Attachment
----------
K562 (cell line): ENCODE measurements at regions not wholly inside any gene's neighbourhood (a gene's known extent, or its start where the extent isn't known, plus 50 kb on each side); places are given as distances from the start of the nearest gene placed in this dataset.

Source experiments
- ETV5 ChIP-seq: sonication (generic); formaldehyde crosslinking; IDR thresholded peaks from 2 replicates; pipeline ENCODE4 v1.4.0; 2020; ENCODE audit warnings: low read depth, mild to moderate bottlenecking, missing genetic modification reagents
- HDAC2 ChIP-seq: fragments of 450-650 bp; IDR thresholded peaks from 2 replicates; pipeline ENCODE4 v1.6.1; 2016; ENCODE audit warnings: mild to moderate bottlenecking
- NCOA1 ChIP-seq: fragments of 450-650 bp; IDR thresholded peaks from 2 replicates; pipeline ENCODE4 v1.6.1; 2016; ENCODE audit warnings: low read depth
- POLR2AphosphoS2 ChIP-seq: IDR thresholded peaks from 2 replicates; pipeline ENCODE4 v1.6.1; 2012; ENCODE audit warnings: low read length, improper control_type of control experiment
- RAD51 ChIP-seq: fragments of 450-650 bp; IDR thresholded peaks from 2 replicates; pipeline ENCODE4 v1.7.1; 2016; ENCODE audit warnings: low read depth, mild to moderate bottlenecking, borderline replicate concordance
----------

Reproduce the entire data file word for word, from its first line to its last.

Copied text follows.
K562 (cell line): ENCODE measurements at regions not wholly inside any gene's neighbourhood (a gene's known extent, or its start where the extent isn't known, plus 50 kb on each side); places are given as distances from the start of the nearest gene placed in this dataset.

Source experiments
- ETV5 ChIP-seq: sonication (generic); formaldehyde crosslinking; IDR thresholded peaks from 2 replicates; pipeline ENCODE4 v1.4.0; 2020; ENCODE audit warnings: low read depth, mild to moderate bottlenecking, missing genetic modification reagents
- HDAC2 ChIP-seq: fragments of 450-650 bp; IDR thresholded peaks from 2 replicates; pipeline ENCODE4 v1.6.1; 2016; ENCODE audit warnings: mild to moderate bottlenecking
- NCOA1 ChIP-seq: fragments of 450-650 bp; IDR thresholded peaks from 2 replicates; pipeline ENCODE4 v1.6.1; 2016; ENCODE audit warnings: low read depth
- POLR2AphosphoS2 ChIP-seq: IDR thresholded peaks from 2 replicates; pipeline ENCODE4 v1.6.1; 2012; ENCODE audit warnings: low read length, improper control_type of control experiment
- RAD51 ChIP-seq: fragments of 450-650 bp; IDR thresholded peaks from 2 replicates; pipeline ENCODE4 v1.7.1; 2016; ENCODE audit warnings: low read depth, mild to moderate bottlenecking, borderline replicate concordance